> into a PCS because the PHY XGXS/PCS/PMA is really
> only a retimer? Does the DTE XGXS not care about
> signal_detect in one case but care about it in the
> All these cases show me a pretty confusing picture.
> I'm hoping someone can enlighten all of us next
> week :)
> pat_thaler@xxxxxxxxxxx wrote:
> > Ben,
> > I've looked at your slides. I'm not sure if you intend all
> > the signals shown coming out of blocks (especially those on
> > slides 8 and 10) to be pins. If so, that is way too many
> > pins for link status.
> > What I propose is one pin from the PMD to the PMA indicating
> > whether the link is good (that is, signal detect is okay on
> > all inputs) or not. One pin from the PMA to the PCS/WIS
> > indicating whether the receive link at the PMA and below
> > is okay. That would be an AND of the signal it gets from
> > the PMD and the PMA's lock signal. The WIS to PCS interface
> > is only defined as a logical interface, so it would have
> > a message defined to pass whether the link below was up -
> > the AND of the signal it gets from the PMA and its frame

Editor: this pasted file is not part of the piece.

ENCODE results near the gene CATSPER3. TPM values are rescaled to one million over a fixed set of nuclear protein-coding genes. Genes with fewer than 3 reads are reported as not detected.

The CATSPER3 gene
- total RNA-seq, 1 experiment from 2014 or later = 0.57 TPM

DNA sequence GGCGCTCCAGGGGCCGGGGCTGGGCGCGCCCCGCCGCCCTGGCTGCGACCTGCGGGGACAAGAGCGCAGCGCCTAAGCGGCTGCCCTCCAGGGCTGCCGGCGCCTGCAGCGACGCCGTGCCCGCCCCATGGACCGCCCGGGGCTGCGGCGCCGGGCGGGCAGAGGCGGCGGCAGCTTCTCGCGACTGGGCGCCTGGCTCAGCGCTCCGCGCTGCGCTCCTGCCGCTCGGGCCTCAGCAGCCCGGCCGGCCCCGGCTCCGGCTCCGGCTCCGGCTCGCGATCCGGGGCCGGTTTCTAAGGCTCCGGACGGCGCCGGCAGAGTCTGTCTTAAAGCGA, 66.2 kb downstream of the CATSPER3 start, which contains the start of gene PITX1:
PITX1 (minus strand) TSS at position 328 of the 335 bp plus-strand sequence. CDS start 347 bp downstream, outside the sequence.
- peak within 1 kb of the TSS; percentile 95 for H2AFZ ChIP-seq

> > sync acquired status.
> > Pat
> > -----Original Message-----
> > From: Ben Brown [mailto:bbrown@xxxxxxxx]
> > Sent: Thursday, October 26, 2000 8:44 AM
> > To: 802.3ae
> > Subject: Link Status thoughts
> > Hey,
> > After a discussion some of us had during the editorial
> > meeting yesterday, I thought I'd put some of our thoughts
> > down on paper. There are still quite a few questions
> > buried in these slides. Anyone with comments, please
> > feel free to share them. I'd like to have these comments
> > before the November meeting so we can put a proposal on
> > the table.
> > Thanks,
> > Ben
> > --
> > -----------------------------------------
> > Benjamin Brown
> > AMCC
> > 2 Commerce Park West
> > Suite 104
> > Bedford NH 03110
> > 603-641-9837 - Work
> > 603-491-0296 - Cell
> > 603-647-2291 - Fax
> > 603-798-4115 - Home Office
> > bbrown@xxxxxxxx
> > -----------------------------------------
NTT Network Innovation Laboratories
TEL +81-468-59-3263 FAX +81-468-55-1282